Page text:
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      Jonathan Hadwen


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      Jonathan Hadwen


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      Jonathan Hadwen


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      One morning, almost fifteen years ago, I woke up from a dream that was so vivid and powerful that I knew it must be true. I still remember both what happened in the dream and the feelings it left me with.

      Now the fact is that listening to someone else’s dreams is nearly always tiresome; usually, if it goes on for more than a few seconds, unbearable. Dreams in literature are monstrosities: whenever I come across one, it takes a lot for me not to flip past it or shut the book altogether. It tells me that the writer has failed to understand his responsibility to reality, or else has not understood the role of the imagination in real life.

      Why is that? Everyone dreams—it is one of the basic phenomena of being human, something we all share. Not only that: for every one of us dreams are significant, meaningful, relevant to our lives. Then why is sitting across the breakfast table from someone and listening to them tell you about a dream so unbearable? Let’s say the dream is about how the dreamer was going downstairs in a house she had never been in before, dressed in a silvery, sparkling dress. Waiting down below is a group of people she has never seen before, but it seems, she realizes as she walks down the stairs, that they know her; they look at her, some greet her by name.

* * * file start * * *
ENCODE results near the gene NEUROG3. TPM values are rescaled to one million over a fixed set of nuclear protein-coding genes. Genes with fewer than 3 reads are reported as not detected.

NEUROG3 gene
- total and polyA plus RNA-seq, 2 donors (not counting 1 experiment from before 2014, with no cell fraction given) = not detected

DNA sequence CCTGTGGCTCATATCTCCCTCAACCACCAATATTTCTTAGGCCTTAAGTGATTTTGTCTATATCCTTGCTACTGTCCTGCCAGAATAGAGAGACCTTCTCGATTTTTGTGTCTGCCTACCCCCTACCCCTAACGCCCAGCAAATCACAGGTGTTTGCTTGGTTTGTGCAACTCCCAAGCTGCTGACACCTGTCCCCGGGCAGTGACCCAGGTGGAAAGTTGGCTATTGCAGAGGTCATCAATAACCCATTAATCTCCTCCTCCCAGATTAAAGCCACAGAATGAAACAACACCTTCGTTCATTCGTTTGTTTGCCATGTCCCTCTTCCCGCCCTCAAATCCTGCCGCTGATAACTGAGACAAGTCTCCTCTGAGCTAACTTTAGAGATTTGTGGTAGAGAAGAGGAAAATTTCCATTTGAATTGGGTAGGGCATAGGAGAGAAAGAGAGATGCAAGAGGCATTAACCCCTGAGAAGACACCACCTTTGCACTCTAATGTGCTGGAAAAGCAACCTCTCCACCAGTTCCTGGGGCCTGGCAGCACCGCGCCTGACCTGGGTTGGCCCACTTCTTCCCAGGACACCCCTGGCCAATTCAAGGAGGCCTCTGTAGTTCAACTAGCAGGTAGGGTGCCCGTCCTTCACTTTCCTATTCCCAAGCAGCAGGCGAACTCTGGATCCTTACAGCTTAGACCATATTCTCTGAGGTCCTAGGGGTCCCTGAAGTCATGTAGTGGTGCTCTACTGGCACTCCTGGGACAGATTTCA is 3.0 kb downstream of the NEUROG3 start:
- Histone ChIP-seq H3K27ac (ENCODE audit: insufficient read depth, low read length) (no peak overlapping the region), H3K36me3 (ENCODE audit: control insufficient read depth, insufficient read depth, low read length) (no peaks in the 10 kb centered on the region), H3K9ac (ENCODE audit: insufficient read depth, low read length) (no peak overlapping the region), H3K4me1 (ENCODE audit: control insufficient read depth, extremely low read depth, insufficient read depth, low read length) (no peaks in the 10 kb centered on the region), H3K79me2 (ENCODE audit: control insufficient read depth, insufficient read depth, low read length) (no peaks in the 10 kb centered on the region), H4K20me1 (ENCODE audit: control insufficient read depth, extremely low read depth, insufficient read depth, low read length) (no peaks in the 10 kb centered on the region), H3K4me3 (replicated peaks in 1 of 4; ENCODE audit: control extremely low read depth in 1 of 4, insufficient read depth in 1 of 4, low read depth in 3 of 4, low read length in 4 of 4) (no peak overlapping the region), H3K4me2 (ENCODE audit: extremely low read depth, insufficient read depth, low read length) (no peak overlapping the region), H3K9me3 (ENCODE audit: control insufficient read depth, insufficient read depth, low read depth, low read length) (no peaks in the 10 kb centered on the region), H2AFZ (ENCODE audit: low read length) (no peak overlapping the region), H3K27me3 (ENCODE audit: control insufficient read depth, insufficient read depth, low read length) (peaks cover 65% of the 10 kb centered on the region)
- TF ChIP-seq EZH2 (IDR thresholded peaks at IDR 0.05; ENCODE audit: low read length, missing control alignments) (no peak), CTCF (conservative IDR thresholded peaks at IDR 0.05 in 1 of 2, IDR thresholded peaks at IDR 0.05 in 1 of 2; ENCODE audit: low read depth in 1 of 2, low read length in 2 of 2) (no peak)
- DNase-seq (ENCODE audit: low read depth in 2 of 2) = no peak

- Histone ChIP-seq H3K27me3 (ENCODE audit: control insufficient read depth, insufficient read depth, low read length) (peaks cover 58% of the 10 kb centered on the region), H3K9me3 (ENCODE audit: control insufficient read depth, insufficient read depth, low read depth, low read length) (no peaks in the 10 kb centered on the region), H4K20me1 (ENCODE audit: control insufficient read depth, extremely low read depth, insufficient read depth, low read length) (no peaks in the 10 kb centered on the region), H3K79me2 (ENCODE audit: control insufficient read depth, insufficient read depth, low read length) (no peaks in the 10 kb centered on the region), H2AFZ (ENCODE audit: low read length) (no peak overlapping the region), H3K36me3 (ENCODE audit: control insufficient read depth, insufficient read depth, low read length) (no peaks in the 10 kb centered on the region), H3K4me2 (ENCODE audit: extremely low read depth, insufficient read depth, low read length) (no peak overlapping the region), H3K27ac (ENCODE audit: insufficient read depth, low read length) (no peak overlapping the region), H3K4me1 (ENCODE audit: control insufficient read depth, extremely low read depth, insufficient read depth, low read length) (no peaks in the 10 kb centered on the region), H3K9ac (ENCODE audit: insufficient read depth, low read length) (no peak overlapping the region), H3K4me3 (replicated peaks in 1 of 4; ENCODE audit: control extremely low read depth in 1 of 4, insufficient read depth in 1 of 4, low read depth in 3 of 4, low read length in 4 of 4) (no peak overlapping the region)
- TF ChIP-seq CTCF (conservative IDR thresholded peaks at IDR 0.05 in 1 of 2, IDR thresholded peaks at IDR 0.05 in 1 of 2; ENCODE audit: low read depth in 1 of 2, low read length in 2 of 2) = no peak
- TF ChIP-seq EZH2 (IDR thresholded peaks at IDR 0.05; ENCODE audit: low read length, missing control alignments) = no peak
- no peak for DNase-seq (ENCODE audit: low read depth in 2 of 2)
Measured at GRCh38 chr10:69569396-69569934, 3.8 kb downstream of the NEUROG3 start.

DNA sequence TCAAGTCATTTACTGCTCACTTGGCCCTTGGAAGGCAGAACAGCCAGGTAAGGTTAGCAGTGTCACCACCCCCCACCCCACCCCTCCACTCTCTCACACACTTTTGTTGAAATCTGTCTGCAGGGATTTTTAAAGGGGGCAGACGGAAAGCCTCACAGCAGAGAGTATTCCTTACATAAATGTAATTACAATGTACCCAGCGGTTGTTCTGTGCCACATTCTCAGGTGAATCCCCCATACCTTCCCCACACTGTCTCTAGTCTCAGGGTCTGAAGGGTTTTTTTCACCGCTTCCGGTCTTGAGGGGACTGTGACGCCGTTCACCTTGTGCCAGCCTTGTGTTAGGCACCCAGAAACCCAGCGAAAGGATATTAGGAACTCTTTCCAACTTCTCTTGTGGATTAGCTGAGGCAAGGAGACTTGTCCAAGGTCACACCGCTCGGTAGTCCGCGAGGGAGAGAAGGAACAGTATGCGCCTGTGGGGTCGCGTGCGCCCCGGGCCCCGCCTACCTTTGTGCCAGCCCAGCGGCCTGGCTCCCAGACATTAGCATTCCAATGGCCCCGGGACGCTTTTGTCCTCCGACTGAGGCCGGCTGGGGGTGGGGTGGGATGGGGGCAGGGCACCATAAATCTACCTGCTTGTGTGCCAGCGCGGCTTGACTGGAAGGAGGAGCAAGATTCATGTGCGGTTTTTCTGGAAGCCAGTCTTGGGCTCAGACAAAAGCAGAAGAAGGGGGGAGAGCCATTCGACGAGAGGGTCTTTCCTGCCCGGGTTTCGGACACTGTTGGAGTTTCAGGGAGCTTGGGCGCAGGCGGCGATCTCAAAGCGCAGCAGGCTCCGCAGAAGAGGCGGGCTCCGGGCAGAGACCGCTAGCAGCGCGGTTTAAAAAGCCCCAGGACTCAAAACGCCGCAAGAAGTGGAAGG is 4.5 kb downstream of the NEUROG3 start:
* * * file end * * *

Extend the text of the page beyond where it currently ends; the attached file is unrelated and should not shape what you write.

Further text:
If I read a novel or saw a movie that started with a scene like this, say by Arthur Schnitzler or David Lynch, I would be hooked. The mix of strangeness and normality would be irresistible, the mysterious atmosphere beautiful and compelling. What will happen next? Will she pretend she knows them, remembers the house, and understands the situation—will she play herself, as it were—until something comes along that she can place, something she can use as a thread to find her way back to explicable reality? Or will the strangeness intensify, the unknown but familiar faces coming closer and closer, will they confront her with something, so that she runs away, out into the moonlit garden, alone, out of breath, in her shimmering silver dress? But told as a dream, the morning after, across the kitchen table, I squirm and hope it will be over soon. Please, no more details!

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